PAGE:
Carl Schmitt's magnum opus, Constitutional Theory, was originally published in 1928 and has been in print in German ever since. This volume makes Schmitt's masterpiece of comparative constitutionalism available to English-language readers for the first time. Schmitt is considered by many to be one of the most original--and, because of his collaboration with the Nazi party, controversial--political thinkers of the twentieth century. In Constitutional Theory, Schmitt provides a highly distinctive and provocative interpretation of the Weimar Constitution. At the center of this interpretation lies his famous argument that the legitimacy of a constitution depends on a sovereign decision of the people. In addition to being subject to long-standing debate among legal and political theorists in Western Europe and the United States, this theory of constitution-making as decision has profoundly influenced constitutional theorists and designers in Asia, Latin America, and Eastern Europe. Constitutional Theory is a significant departure from Schmitt's more polemical Weimar-era works not just in terms of its moderate tone. Through a comparative history of constitutional government in Europe and the United States, Schmitt develops an understanding of liberal constitutionalism that makes room for a strong, independent state. This edition includes an introduction by Jeffrey Seitzer and Christopher Thornhill outlining the cultural, intellectual, and political contexts in which Schmitt wrote Constitutional Theory; they point out what is distinctive about the work, examine its reception in the postwar era, and consider its larger theoretical ramifications. This volume also contains extensive editorial notes and a translation of the Weimar Constitution.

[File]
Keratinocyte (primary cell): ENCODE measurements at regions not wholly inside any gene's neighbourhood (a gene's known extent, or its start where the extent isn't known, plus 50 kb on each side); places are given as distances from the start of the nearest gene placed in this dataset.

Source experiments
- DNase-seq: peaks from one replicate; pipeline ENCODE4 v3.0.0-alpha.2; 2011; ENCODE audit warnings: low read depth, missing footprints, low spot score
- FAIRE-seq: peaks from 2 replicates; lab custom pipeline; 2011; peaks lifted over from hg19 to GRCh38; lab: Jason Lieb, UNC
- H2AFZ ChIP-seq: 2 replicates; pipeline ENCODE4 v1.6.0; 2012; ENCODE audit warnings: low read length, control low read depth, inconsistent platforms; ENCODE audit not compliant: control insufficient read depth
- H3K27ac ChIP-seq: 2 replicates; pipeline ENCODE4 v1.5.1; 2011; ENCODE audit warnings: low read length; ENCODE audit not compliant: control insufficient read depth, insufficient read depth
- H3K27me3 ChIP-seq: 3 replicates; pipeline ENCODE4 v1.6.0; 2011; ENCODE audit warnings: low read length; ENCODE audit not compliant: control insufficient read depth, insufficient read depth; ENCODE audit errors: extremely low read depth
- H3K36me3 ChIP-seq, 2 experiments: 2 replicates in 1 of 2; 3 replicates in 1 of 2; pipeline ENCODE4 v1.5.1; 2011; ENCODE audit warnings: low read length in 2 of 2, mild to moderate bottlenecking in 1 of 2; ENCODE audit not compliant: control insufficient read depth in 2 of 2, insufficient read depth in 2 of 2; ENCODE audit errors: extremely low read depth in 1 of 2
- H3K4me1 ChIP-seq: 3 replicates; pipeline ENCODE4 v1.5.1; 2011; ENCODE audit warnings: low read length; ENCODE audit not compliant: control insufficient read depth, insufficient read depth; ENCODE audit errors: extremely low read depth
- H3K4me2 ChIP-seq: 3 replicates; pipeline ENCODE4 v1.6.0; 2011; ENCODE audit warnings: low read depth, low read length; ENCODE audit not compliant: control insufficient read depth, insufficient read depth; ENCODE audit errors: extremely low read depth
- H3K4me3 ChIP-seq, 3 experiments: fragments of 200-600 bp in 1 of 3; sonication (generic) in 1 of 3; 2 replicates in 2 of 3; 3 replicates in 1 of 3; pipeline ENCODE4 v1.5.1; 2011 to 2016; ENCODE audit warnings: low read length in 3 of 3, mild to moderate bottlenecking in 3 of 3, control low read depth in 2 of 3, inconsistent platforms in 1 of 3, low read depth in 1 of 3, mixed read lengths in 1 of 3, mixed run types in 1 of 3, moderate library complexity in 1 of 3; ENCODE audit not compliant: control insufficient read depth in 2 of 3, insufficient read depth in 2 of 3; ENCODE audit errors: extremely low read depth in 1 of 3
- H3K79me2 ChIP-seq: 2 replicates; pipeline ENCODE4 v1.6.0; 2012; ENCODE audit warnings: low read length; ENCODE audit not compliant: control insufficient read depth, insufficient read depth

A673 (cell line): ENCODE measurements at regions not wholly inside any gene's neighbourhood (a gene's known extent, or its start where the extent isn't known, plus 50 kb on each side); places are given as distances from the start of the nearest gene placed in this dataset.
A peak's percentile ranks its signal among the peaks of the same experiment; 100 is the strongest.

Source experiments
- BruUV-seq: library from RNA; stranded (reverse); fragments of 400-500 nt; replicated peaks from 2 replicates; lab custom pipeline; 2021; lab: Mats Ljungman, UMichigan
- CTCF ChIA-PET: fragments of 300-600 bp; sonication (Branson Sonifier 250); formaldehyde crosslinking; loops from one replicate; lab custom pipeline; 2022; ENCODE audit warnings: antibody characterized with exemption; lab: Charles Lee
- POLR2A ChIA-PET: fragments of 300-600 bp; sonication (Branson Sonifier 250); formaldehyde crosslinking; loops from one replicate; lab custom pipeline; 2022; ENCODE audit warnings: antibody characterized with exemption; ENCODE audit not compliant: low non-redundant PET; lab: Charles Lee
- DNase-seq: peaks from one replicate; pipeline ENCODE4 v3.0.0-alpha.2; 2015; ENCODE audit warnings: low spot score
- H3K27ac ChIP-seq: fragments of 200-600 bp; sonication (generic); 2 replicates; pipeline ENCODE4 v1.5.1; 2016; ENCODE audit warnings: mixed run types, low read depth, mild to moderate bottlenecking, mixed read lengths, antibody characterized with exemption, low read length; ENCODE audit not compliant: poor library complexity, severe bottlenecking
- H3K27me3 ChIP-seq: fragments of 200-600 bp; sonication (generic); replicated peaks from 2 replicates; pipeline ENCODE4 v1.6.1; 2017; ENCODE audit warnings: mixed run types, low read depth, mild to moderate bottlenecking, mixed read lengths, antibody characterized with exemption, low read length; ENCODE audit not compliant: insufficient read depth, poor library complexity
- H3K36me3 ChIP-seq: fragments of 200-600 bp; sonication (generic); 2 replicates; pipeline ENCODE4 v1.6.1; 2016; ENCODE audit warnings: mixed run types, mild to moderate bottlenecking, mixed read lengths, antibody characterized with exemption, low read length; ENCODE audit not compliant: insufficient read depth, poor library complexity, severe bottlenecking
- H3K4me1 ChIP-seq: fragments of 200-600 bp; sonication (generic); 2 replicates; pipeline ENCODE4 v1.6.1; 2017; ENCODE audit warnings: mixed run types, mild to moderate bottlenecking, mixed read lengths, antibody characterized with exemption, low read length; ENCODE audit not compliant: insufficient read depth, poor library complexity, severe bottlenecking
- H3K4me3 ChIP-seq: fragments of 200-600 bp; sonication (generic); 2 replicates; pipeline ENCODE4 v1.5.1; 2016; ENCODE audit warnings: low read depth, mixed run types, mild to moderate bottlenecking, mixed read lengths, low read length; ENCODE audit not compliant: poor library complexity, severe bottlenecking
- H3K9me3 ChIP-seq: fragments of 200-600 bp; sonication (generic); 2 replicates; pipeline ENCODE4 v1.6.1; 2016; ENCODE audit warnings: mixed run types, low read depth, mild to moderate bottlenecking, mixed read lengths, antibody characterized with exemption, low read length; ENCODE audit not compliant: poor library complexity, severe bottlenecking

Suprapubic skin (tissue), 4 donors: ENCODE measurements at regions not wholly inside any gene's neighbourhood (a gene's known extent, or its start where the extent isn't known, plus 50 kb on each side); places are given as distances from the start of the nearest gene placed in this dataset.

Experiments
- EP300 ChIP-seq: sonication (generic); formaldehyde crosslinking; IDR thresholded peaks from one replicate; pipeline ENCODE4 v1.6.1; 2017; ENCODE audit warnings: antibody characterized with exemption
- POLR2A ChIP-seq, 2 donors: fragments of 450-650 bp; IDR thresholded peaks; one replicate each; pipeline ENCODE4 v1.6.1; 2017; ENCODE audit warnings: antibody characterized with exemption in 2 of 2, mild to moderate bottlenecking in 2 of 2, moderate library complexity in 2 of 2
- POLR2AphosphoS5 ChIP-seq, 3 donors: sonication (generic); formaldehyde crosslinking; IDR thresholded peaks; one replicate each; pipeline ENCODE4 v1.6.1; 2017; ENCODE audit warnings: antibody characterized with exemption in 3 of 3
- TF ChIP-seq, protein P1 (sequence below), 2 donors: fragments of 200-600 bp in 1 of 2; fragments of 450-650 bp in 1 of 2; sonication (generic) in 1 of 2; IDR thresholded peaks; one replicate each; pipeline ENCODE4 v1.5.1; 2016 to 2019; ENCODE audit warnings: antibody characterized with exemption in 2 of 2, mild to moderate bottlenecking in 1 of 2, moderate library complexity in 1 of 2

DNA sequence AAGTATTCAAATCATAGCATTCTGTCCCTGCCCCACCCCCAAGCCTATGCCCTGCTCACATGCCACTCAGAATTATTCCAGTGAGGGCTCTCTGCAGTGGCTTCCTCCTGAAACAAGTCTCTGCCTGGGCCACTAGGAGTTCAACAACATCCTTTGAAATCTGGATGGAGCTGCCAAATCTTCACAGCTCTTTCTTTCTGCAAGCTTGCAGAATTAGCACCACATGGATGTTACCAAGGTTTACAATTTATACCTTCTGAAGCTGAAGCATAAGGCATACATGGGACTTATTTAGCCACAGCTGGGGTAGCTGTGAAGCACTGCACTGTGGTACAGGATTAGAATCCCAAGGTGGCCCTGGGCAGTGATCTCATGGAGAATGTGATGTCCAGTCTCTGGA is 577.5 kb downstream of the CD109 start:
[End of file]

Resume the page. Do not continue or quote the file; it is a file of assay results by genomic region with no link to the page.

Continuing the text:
How should we understand the fear and fascination elicited by the accounts of communicable disease outbreaks that proliferated, following the emergence of HIV, in scientific publications and the mainstream media? The repetition of particular characters, images, and story lines--of Patients Zero and superspreaders, hot zones and tenacious microbes--produced a formulaic narrative as they circulated through the media and were amplified in popular fiction and film. The "outbreak narrative" begins with the identification of an emerging infection, follows it through the global networks of contact and contagion, and ends with the epidemiological work that contains it. Priscilla Wald argues that we need to understand the appeal and persistence of the outbreak narrative because the stories we tell about disease emergence have consequences. As they disseminate information, they affect survival rates and contagion routes. They upset economies. They promote or mitigate the stigmatizing of individuals, groups, locales, behaviors, and lifestyles. Wald traces how changing ideas about disease emergence and social interaction coalesced in the outbreak narrative. She returns to the early years of microbiology--to the identification of microbes and "Typhoid Mary," the first known healthy human carrier of typhoid in the United States--to highlight the intertwined production of sociological theories of group formation ("social contagion") and medical theories of bacteriological infection at the turn of the twentieth century. Following the evolution of these ideas, Wald shows how they were affected by--or reflected in--the advent of virology, Cold War ideas about "alien" infiltration, science-fiction stories of brainwashing and body snatchers, and the HIV/AIDS pandemic. Contagious is a cautionary tale about how the stories we tell circumscribe our thinking about global health and human interactions as the world imagines--or refuses to imagine--the next Great Plague.